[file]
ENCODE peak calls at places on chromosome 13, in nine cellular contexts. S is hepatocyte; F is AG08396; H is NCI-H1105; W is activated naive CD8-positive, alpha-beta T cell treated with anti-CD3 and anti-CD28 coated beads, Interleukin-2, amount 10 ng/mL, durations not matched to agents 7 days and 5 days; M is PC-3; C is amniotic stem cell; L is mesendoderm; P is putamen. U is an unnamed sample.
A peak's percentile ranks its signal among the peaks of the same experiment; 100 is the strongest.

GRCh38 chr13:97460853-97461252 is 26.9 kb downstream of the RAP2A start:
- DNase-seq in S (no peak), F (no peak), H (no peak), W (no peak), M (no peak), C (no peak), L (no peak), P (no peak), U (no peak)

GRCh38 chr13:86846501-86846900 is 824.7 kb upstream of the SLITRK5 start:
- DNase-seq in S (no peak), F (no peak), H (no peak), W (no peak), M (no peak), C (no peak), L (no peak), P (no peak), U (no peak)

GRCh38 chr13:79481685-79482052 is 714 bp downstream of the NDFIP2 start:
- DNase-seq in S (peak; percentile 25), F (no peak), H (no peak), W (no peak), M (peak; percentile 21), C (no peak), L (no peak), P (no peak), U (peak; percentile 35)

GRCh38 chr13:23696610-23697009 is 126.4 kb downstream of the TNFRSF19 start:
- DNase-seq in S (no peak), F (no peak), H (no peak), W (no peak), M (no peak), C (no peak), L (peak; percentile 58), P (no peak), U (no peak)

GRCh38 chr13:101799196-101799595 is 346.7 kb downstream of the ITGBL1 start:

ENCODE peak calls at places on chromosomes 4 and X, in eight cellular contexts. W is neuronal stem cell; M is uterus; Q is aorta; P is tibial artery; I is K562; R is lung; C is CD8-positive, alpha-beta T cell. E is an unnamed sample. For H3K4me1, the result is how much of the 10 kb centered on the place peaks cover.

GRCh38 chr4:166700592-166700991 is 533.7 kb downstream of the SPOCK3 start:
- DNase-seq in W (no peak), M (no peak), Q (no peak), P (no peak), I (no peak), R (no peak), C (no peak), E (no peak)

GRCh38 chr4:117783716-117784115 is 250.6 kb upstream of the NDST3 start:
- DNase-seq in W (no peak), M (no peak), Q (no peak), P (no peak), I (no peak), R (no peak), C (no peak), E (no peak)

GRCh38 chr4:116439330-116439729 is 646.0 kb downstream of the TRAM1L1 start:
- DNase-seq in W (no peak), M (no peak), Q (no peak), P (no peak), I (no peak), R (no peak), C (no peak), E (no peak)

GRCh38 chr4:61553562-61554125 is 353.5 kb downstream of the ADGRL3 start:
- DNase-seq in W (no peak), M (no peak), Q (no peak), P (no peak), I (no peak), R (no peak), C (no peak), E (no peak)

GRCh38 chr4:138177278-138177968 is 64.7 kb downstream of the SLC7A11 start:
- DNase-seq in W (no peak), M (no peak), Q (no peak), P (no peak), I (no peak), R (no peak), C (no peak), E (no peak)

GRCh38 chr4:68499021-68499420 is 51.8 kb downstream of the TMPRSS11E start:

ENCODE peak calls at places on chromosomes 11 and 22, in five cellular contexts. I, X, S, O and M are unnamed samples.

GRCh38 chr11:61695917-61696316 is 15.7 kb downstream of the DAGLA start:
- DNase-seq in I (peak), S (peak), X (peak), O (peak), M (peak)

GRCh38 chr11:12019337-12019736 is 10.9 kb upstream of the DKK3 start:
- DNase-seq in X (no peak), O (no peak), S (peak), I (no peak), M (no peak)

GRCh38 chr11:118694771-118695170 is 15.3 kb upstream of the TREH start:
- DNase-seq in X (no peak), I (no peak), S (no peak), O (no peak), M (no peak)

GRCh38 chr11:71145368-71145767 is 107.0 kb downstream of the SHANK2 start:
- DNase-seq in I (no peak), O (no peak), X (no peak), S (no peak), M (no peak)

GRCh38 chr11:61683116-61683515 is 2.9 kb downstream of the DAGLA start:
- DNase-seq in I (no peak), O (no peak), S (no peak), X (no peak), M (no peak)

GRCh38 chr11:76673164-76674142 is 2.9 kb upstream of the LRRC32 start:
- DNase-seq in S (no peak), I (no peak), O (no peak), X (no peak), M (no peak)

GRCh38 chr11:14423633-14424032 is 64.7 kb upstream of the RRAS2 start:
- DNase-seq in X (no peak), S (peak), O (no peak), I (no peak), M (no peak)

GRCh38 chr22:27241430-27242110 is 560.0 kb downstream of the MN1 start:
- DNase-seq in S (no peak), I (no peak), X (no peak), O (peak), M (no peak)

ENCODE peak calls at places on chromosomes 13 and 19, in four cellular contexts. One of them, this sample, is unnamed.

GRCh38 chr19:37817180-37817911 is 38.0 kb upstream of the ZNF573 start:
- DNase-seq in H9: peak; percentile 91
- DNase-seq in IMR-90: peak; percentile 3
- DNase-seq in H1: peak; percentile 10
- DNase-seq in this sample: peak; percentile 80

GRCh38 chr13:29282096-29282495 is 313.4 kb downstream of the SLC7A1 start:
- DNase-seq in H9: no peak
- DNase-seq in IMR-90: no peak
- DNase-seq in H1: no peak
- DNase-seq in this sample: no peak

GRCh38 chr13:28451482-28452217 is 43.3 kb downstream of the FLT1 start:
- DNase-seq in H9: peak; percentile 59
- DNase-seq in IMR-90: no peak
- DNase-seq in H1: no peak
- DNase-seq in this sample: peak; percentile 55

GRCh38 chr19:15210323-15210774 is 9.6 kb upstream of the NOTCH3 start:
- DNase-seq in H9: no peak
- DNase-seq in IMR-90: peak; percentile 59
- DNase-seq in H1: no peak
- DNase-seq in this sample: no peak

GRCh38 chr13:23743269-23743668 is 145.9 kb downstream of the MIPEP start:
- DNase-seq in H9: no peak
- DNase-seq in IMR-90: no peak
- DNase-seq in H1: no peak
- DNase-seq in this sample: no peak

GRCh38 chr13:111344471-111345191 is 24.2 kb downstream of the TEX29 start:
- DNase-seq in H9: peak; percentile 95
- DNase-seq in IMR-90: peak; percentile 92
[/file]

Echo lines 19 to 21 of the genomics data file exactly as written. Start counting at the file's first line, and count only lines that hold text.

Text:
GRCh38 chr4:61553562-61554125 is 353.5 kb downstream of the ADGRL3 start:
- DNase-seq in W (no peak), M (no peak), Q (no peak), P (no peak), I (no peak), R (no peak), C (no peak), E (no peak)

GRCh38 chr4:138177278-138177968 is 64.7 kb downstream of the SLC7A11 start: